Even if Gordon did go to Holland with conversion in mind, it did not come about there, as he was refused permission to stay there. According to the Public Advertiser of July 26, 1787, the French ambassador had influenced the Burgomaster of Amsterdam against Gordon. The Sheriff visited Lord Gordon in the home of Moses Opdenberg where he was staying and ordered him to leave the city. On July 22, 1787, he arrived at Harwich, England under Dutch guard. Rather than return to London, Gordon went to Birmingham and there became a ger. The story of this event is related by the historian Moses Margoliouth (a convert out of Judaism) in a literal translation of a Hebrew letter by a Jew named Myer Joseph.
The rite of the Covenant of Abraham was administered to him in the town of Birmingham. The name of the individual who performed the operation was Rabbi Jacob of Birmingham. When Lord George Gordon recovered from the effects of the circumcision seal, he came to London; and (being already pretty well tutored in Jewish rites and customs, and also able to read Hebrew with some degree of fluency), he attended the Hamburgh (Hambro) Synagogue where he was called up to the reading of the Law, and was honoured with a Mi Shebairach blessing. He presented that synagogue with one hundred pounds.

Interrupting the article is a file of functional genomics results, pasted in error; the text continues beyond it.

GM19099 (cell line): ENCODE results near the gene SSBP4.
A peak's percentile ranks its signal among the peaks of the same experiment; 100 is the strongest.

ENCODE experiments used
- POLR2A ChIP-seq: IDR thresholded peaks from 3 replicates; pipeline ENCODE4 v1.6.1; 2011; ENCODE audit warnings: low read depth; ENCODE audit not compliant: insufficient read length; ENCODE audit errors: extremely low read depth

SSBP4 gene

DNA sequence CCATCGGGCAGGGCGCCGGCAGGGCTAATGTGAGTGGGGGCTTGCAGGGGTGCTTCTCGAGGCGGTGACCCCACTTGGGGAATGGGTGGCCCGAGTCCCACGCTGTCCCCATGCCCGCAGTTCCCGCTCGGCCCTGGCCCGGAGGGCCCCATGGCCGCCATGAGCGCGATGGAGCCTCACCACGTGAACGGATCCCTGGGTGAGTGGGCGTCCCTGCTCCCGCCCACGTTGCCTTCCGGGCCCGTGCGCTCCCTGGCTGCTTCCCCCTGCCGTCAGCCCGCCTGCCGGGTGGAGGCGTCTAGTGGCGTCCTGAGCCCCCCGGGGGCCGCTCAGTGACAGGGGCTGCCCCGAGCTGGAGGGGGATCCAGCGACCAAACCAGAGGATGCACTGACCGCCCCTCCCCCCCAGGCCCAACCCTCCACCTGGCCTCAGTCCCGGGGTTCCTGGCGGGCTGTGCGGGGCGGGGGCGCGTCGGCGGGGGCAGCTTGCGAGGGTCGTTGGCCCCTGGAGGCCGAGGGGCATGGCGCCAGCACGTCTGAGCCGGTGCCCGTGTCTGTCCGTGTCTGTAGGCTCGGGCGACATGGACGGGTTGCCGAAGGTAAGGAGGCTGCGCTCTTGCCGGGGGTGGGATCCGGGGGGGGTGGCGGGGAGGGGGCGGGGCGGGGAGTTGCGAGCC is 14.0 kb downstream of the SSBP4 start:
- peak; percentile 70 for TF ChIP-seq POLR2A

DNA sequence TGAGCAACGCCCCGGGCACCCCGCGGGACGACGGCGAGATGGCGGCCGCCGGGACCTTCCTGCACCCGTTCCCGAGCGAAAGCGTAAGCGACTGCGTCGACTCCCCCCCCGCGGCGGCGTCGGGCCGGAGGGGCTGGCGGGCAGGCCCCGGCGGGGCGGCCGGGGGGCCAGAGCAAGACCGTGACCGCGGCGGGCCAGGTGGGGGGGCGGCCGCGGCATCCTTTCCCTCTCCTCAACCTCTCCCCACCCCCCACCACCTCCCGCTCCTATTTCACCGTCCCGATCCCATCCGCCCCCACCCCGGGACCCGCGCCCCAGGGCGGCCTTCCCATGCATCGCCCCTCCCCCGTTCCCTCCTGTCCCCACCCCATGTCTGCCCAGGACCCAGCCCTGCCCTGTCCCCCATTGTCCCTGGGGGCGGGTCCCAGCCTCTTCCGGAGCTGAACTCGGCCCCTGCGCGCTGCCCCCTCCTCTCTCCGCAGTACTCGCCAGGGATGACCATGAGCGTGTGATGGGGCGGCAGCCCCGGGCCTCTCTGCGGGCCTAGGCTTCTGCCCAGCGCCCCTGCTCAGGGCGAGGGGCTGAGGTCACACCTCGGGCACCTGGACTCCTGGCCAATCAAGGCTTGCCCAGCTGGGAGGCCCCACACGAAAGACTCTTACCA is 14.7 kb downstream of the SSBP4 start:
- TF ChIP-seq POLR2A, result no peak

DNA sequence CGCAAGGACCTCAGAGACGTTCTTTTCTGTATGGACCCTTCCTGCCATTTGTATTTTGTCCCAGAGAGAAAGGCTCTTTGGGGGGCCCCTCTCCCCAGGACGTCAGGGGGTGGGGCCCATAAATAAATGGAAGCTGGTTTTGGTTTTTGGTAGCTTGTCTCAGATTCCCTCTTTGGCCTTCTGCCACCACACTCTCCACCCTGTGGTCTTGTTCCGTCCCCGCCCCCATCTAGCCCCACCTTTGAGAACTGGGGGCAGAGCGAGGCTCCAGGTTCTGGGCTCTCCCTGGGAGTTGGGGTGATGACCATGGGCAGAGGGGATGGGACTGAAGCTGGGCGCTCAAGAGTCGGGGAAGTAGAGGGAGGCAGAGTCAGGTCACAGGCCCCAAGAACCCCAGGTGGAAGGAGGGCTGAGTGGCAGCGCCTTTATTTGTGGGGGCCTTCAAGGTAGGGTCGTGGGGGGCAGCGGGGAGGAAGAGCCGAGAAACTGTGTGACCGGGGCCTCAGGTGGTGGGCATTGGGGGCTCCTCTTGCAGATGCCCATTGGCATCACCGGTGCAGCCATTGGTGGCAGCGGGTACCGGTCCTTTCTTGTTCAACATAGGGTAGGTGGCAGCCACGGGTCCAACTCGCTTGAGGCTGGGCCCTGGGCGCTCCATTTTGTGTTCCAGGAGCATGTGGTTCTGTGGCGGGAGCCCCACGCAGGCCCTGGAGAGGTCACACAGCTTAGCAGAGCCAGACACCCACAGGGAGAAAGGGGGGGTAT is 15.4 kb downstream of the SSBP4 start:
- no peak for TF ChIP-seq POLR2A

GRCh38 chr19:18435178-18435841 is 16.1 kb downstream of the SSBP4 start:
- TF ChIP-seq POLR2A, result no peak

Not much is known about his life as a Jew in Birmingham, but the Bristol Journal of Dec. 15, 1787 reports Gordon's presence in Birmingham since August 1786:
unknown to every class of man but those of the Jewish religion, among whom he has passed his time in the greatest cordiality and friendship...he appears with a beard of extraordinary length, and the usual raiment of a Jew... his observance of the culinary preparation is remarkable.
Unable to refrain from typical scurrilousness, the Journal continues:
He was surrounded by a number of Jews, who affirmed that his Lordship was Moses risen from the dead in order to instruct them and enlighten the whole world...It appears that (he) has officiated as a chief of the Levitical Order..."
In January 1788, Mr. McManus, a police officer from Bow Street, discovered Gordon on Dudley Street in the poor, largely Jewish quarter of Birmingham known as the Froggery. He was living in the home of a poor Jewess who sold capers and anchovies about the streets of the town and whose son was a talmid chacham. He was dressed in the clothes of a Polish chassid. He refused to return with McManus to London because it was Shabbat, but the justice who handled the matter insisted. A Jewish friend gave him a box of kosher food for the journey.
For the two libels he was sentenced to a total of five years imprisonment plus a fine of five hundred pounds. He was required to find 10,000 pounds in securities for good behavior for 14 years, and 2 sureties of 2,500 pounds each. Gordon was sent to Newgate prison. As he had some income, he was able to buy himself a private cell which in effect was a comfortable room.